Linked by Thom Holwerda on Tue 6th Sep 2011 21:57 UTC
PDAs, Cellphones, Wireless In the US wireless market, AT&T is currently attempting to buy T-Mobile to create one heck of a behemoth wireless provider. While earlier this week the US government already filed a lawsuit to block the merger, citing antitrust concerns, US carrier Sprint has now also filed a lawsuit to block the merger.
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RE[5]: So ...
by darknexus on Thu 8th Sep 2011 11:57 UTC in reply to "RE[4]: So ..."
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You can get subsidised phones here in NZ which are unlocked but you're signed into a contract meaning until you get out of that contract you'll have to keep paying for the service (even if you remove the SIM and use another carrier). Many times you'll see carriers go "bring your phone to our service and we'll give you a $200 credit". I know in the case of Vodafone I got a $150 credit on my account when bought a phone full price and then signed up for a contract.

Okay, that's awesome. Are they able to force you into a specific plan if you want them to subsidize it?

The problem is carriers in the US are trying to claim that unless they lock the phones they'll have to charge full price (thus 'consumers lose' - yes they do actually use that argument when there is a inquiry by the US government into the mobile phone market) which is a load of crap - if you want to offer subsidises on phones you do it via contract with the only real 'losers' are people who want prepaid (but even then prepaid phones in NZ sit around $100 for a middle of the road cheap phone).

What really sucks about this is the fact that, even if you don't buy your phone from the carrier and it's not subsidized, if you want service on any of the major carriers you have to sign into at least a two year contract anyway. Personally, I hate contracts. My view is that if you're so certain of the awesomeness of your service, you don't need to hold me hostage. Of course, all the cel carriers hear suck giant hairy donkey balls, and they're probably not as confident about their service as they claim.

Even so there is the issue of frequency in the case of GSM where in NZ we have two WCDMA vendors, Vodafone operates on the 900/2100 and Telecom NZ on 850/2100 - there needs to be a law that forces mobile handset vendors to support minimum of x number of frequencies if they're to be sold in a particular country and maybe go one step further and also demand that these handset vendor sell directly to consumers unsubsidised unbranded versions of their phones so that there is choice beyond having to go into a retail shop.

Not a bad idea. The reason I brought it up with CDMA though is that I've not found any CDMA phone that supports both sets of frequencies, where as I can think of several GSM phones off the top of my head that are true quad-band GSM/WCDMA/HSDPA and will fully work on any carrier regardless of the frequency set it uses.

It always amazes me how these carriers could get away for it for so long - I remember back in the day when I was paying $1.90 per minute through BellSouth NZ (before it was bought out by Vodafone) then gradually over several years of competition the price got below a dollar.

No argument from me. The cel market hasn't benefitted from competition in the same way that our land line market did. I think the only reason they do get away with it is that most of the average joe's in this country think the world ends outside our boarders and have no idea how much they're getting gangraped as compared to other countries. I've asked people why they're willing to pay so much and their answers are usually along the lines of "Well, that's just how it's always been." The really fucked up thing is that people have become so phone-obsessed lately that they'll sacrifice actual necessities to have the latest smartphones when they don't need them. You don't need a smartphone if all you do is call and text, but people get them for the shiny factor and I'm not just referring to iPhones either. Before you ask, I do use a smartphone, but then again I do a lot more than call and text with it.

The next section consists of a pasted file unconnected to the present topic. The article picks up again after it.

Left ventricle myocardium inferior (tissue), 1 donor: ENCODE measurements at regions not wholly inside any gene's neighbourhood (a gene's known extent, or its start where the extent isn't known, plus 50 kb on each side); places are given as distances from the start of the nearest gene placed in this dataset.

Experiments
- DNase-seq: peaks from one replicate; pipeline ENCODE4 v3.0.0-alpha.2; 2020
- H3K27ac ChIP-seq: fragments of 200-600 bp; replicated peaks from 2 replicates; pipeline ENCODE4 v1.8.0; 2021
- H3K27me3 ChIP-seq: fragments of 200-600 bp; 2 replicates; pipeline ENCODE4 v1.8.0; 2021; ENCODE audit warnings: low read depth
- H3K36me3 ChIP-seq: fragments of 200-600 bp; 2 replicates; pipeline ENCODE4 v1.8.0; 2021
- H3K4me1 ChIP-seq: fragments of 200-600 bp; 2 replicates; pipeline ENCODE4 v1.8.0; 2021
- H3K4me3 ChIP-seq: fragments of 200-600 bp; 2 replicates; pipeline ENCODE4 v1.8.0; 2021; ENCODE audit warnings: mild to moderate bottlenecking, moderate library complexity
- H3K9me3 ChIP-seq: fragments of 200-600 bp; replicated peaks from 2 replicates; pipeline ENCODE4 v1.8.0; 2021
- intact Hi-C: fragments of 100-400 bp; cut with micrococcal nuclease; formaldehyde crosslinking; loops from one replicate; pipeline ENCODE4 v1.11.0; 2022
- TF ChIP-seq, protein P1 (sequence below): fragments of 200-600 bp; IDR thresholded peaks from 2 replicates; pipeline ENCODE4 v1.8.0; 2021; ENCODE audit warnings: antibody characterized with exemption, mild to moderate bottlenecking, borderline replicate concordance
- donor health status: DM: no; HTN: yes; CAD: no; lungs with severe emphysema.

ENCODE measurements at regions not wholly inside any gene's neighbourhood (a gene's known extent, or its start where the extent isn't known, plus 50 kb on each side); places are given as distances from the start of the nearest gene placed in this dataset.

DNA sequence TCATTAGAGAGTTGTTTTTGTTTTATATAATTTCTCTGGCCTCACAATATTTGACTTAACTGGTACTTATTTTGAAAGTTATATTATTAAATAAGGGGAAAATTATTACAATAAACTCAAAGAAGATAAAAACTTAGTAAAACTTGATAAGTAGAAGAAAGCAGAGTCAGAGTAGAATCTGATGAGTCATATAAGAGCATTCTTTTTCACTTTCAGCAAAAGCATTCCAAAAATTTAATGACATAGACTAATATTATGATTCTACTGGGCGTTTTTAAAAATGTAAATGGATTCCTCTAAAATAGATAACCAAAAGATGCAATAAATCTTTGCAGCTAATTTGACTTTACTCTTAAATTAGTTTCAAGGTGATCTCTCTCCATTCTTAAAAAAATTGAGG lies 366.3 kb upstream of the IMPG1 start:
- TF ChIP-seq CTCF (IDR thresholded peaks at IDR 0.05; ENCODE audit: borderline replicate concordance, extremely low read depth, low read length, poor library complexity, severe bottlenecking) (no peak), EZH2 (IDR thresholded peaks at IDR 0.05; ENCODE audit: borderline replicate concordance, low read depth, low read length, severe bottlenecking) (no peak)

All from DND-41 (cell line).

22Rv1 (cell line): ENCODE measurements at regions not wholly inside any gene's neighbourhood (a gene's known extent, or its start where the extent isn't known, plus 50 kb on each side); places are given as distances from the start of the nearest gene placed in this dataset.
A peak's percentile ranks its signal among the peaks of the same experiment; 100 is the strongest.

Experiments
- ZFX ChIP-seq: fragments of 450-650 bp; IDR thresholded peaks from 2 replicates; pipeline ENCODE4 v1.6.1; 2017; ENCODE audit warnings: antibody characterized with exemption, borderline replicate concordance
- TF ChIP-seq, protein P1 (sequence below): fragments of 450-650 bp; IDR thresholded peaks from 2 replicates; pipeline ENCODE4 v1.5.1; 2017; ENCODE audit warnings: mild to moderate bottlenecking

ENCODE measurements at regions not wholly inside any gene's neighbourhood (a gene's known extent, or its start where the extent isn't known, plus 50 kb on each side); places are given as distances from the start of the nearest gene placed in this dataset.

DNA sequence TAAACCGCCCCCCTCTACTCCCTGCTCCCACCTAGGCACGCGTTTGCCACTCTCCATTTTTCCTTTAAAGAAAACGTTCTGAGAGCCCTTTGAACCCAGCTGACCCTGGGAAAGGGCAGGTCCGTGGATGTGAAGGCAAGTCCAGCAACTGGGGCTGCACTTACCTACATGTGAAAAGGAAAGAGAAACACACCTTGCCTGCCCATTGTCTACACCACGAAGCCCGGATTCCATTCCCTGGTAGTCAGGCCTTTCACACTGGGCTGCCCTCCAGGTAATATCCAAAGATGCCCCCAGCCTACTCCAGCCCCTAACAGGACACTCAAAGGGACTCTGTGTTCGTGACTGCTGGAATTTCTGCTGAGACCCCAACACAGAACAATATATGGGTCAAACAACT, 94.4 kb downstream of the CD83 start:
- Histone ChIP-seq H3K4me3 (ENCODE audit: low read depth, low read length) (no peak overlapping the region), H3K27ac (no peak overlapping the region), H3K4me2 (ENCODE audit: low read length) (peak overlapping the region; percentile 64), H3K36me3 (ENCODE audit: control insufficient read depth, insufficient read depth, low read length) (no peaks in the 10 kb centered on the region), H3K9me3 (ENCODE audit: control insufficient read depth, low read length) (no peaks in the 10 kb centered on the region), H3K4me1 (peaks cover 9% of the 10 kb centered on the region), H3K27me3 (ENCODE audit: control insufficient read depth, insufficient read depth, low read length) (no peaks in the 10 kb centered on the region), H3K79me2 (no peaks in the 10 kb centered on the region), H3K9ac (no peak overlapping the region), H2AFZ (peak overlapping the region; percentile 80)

It is strange given that in New Zealand I can purchase the iPhone directly from Apple (or one of the many Apple resellers), got to Telecom (Vodafone is Apple's official launch partner in NZ and Australia) and purchase one of those micro-sim's without too many hassles. Why was there this arrangement with AT&T? I have a feeling that it has to do more with Americans used to having heavily subsidised phones (and unwillingness to pay full price for phones) and carriers unwilling to subsidise the phones unless it is exclusive to their network. In a perfect world carriers would compete on who has the best service rather than holding customers hostage to, "well, if you really want that phone you only have one option".

Honestly, I suspect that Apple didn't really know what to do when entering this market. They were new to it, they just wanted to get their product out there, and AT&T was the only carrier that would let Apple have their way as far as the software (no custom firmware images, etc). What does an unlocked iPhone cost over there? To get one imported here (a true factory unlock, not a jailbreak/ultrasn0w unlock) usually will run you at least $800 USD for the current generation which, even at Apple prices, is way too much for a smartphone, especially one that isn't top of the line. Further, if you do import it, you'll get no warranty on it. As I said, I've no idea why Apple won't just sell the things directly now that their agreement has expired. As far as I know, there's nothing stopping them. Then again, most of Apple's decisions these days have left me wondering if they don't have some drunken monkeys on the board.

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